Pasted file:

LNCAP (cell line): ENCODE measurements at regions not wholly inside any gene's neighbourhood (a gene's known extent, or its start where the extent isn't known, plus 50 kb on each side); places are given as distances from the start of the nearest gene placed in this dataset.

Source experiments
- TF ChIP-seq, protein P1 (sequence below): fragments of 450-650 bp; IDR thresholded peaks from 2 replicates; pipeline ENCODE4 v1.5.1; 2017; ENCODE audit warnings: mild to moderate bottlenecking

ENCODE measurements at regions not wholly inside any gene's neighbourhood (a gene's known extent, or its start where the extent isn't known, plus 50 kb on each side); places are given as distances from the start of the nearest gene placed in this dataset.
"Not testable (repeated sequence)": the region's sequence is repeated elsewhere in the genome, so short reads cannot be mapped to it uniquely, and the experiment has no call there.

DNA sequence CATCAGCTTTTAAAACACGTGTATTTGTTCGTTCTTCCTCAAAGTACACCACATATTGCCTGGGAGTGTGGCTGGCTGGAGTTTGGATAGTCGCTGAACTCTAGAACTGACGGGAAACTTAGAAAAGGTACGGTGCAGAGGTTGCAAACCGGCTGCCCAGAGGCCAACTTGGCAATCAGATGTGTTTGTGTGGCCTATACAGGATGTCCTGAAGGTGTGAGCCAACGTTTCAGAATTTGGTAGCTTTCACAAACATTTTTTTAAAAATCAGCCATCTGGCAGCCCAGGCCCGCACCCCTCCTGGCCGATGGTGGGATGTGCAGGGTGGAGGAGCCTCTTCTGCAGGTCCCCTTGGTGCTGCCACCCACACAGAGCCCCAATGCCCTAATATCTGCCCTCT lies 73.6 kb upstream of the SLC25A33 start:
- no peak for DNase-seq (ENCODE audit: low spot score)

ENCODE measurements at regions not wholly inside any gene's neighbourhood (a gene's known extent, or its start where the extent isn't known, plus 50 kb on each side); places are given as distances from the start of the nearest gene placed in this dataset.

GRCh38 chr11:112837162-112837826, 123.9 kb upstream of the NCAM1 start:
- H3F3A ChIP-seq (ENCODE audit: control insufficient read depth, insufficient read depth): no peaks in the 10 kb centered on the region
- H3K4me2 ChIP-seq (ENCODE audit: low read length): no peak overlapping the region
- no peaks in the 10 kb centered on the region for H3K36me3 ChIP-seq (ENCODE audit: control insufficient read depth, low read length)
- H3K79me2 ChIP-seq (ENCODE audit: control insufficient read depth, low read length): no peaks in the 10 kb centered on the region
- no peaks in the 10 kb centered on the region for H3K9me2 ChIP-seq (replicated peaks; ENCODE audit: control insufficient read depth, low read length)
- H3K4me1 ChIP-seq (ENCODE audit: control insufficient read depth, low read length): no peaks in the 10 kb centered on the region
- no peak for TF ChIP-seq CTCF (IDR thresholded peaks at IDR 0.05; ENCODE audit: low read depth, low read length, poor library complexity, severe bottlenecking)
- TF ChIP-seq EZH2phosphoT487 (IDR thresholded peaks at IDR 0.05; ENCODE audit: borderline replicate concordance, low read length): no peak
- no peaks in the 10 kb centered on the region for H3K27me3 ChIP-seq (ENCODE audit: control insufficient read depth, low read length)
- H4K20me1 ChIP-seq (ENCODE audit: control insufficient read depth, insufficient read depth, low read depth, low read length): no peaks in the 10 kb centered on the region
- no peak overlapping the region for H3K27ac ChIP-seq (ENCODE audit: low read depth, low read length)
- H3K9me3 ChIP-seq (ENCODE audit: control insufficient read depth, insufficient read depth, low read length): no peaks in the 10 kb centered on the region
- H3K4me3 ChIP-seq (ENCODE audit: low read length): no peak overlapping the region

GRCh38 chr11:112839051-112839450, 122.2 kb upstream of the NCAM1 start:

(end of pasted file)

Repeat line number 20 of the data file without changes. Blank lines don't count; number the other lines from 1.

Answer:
- no peak overlapping the region for H3K27ac ChIP-seq (ENCODE audit: low read depth, low read length)